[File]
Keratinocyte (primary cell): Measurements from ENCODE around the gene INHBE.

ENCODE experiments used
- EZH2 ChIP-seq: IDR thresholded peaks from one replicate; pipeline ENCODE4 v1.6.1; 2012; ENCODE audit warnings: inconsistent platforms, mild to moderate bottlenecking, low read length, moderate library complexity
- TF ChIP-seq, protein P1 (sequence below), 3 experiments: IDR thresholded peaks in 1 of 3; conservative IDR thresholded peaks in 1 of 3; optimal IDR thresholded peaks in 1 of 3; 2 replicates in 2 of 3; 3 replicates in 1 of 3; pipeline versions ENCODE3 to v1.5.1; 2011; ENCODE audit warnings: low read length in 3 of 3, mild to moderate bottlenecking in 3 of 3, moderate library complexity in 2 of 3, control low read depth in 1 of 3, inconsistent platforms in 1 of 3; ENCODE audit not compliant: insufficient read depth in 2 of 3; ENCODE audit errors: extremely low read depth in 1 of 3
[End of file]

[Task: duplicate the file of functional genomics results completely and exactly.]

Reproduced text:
Keratinocyte (primary cell): Measurements from ENCODE around the gene INHBE.

ENCODE experiments used
- EZH2 ChIP-seq: IDR thresholded peaks from one replicate; pipeline ENCODE4 v1.6.1; 2012; ENCODE audit warnings: inconsistent platforms, mild to moderate bottlenecking, low read length, moderate library complexity
- TF ChIP-seq, protein P1 (sequence below), 3 experiments: IDR thresholded peaks in 1 of 3; conservative IDR thresholded peaks in 1 of 3; optimal IDR thresholded peaks in 1 of 3; 2 replicates in 2 of 3; 3 replicates in 1 of 3; pipeline versions ENCODE3 to v1.5.1; 2011; ENCODE audit warnings: low read length in 3 of 3, mild to moderate bottlenecking in 3 of 3, moderate library complexity in 2 of 3, control low read depth in 1 of 3, inconsistent platforms in 1 of 3; ENCODE audit not compliant: insufficient read depth in 2 of 3; ENCODE audit errors: extremely low read depth in 1 of 3